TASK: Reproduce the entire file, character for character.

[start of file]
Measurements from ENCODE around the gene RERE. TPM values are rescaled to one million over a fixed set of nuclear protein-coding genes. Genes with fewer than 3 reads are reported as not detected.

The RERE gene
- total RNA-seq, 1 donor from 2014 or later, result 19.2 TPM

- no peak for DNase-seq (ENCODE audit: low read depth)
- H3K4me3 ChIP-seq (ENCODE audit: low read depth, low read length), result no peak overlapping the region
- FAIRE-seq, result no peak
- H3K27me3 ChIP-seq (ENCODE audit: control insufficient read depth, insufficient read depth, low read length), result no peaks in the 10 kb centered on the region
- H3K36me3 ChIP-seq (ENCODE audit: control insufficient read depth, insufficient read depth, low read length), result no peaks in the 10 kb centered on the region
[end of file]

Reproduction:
Measurements from ENCODE around the gene RERE. TPM values are rescaled to one million over a fixed set of nuclear protein-coding genes. Genes with fewer than 3 reads are reported as not detected.

The RERE gene
- total RNA-seq, 1 donor from 2014 or later, result 19.2 TPM

- no peak for DNase-seq (ENCODE audit: low read depth)
- H3K4me3 ChIP-seq (ENCODE audit: low read depth, low read length), result no peak overlapping the region
- FAIRE-seq, result no peak
- H3K27me3 ChIP-seq (ENCODE audit: control insufficient read depth, insufficient read depth, low read length), result no peaks in the 10 kb centered on the region
- H3K36me3 ChIP-seq (ENCODE audit: control insufficient read depth, insufficient read depth, low read length), result no peaks in the 10 kb centered on the region